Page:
Vaughan boasts special nurse

Published 12:00 am Tuesday, March 29, 2005

Vaughan Regional Medical Center (VRMC)recently became home to one of only seven nurses in Alabama who are certified to provide specialized care for patients with acute and chronic wounds.

“I wish there were more, but I feel honored to be in that seven, and be right here in Selma, ” said Khai Salaam, VRMC’s Certified Wound, Ostomy, and Continence Nurse (CWOCN). “Most of them (CWOCN’s) are concentrated in the larger cities in the state.”

Because Alabama ranks number one in the nation for cases of diabetes, and Dallas County ranks number one in the state for cases of diabetes, the majority of her patients suffer from this condition.

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“When you have diabetes, it puts you at risk for pressure ulcers,” said Salaam. “We have a great need to treat these wounds when they come into the hospital.”

In addition to wound care, CWOCN’s provide care for patients with fecal and urinary incontinence, and stomas (an opening in the stomach that people pass urine or bowel through).

“It (having a stoma) is a whole lifestyle change,” said Salaam. “We teach patients how to take care of their dietary needs, how to shop for appropriate clothing, and connect them with the Ostomy Association of America so they have a support group.”

“Skin care is one of the most important roles as a nurse and also one of the most difficult,” said Martha Micallef, VRMC Chief Nursing Officer.” When I came to Selma, I noticed a lot of skin care problems in the hospital because we lacked the resources. I made the decision that that was an area that we needed to put dollars and time into.”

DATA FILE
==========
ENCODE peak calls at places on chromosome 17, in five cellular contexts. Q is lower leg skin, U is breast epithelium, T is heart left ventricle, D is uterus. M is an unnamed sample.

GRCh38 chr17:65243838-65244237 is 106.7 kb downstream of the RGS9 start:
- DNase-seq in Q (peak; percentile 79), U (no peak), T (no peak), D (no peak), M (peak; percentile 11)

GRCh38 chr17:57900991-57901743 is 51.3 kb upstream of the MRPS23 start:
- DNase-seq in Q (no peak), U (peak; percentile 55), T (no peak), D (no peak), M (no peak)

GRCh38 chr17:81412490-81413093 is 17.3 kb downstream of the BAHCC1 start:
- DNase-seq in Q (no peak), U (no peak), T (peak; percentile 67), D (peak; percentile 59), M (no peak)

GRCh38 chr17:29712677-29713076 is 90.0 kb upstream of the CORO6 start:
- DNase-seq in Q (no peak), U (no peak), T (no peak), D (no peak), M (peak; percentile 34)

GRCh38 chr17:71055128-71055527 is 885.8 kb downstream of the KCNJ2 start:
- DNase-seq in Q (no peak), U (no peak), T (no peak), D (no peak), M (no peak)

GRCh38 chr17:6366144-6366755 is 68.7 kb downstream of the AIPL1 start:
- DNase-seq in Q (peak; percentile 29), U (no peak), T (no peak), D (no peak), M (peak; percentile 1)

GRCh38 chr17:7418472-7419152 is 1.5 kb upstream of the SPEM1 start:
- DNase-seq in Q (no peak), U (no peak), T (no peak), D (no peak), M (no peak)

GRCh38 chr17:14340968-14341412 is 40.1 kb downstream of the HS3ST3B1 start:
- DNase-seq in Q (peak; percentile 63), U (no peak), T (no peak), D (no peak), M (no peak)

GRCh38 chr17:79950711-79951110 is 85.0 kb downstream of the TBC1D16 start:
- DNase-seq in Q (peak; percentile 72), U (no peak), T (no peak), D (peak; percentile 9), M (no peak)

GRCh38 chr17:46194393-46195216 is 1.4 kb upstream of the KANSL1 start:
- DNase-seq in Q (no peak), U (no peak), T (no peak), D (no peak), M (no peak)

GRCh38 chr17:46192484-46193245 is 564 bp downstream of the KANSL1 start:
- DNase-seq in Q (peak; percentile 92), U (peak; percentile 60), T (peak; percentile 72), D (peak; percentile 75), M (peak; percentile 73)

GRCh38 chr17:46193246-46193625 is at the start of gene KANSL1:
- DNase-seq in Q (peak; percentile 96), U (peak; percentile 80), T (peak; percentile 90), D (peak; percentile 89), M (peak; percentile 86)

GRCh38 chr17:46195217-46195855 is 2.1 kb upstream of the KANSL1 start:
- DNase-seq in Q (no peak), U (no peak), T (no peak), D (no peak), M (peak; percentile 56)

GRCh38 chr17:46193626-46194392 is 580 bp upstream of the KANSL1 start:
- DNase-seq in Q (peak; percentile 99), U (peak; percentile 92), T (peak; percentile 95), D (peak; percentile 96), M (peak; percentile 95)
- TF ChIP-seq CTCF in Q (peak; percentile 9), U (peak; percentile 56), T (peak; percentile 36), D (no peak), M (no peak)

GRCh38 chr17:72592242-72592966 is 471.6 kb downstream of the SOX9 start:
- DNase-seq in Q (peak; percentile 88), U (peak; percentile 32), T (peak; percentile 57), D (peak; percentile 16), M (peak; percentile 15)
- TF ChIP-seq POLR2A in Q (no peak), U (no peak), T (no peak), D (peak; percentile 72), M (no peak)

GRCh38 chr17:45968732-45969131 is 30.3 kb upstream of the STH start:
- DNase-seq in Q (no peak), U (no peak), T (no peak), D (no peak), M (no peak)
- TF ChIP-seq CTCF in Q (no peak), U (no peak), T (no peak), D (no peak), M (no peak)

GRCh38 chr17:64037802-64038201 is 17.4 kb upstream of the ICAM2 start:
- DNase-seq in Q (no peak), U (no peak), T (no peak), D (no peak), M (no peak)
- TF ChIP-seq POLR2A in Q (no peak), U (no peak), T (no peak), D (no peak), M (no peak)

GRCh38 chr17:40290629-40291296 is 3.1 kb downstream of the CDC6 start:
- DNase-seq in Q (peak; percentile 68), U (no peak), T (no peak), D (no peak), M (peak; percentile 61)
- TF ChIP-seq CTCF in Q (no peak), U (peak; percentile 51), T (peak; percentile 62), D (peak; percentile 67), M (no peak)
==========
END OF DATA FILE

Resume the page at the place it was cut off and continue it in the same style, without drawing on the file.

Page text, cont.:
According to Micallef, Salaam, a 20 year employee of the VRMC, was chosen to receive the training because of her education, her experience, and her dedication.

“This is very specialized and requires a strong background in nursing,” said Micallef. “I wanted someone committed to the Selma area and committed to staying in Selma. I knew Khai had been doing education here and doing a fine job, but also knowing Khai, I knew she was ready for a new challenge.”

On January 10, Salaam began the intensive nine week program at the Emory University School of Medicine

Wound Ostomy and Continence Nursing Education Center.

She completed the program on March 12.

“It was hard, a very difficult course, but they had excellent instructors there who made sure that you understood,” said Salaam.

Although it is a definite change of pace, Salaam, who previously was Director of Education for VRMC, relishes the experiences that her new career offers.

“I actually love this job because it gives me the opportunity to affect change in patients lives,” said Salaam. “In my other job, I indirectly affected change, but now I go to the bedsides of the patients and interact with them and their families. The fact that my patients have been discharged (from the hospital), doesn’t discharge them from me.”

“I think this is a wonderful thing for the city of Selma,” said Micallef. “The quality of healthcare will be enhanced, particularly with the level of diabetes, hypertension, and vascular diseases. I hope people realize the jewel that they have in Khai as a person, as a nurse, and in the skills that she has.”

“Right now, I am just based here,” said Salaam. “I can do consultations, but I want to devote my time to Vaughan.”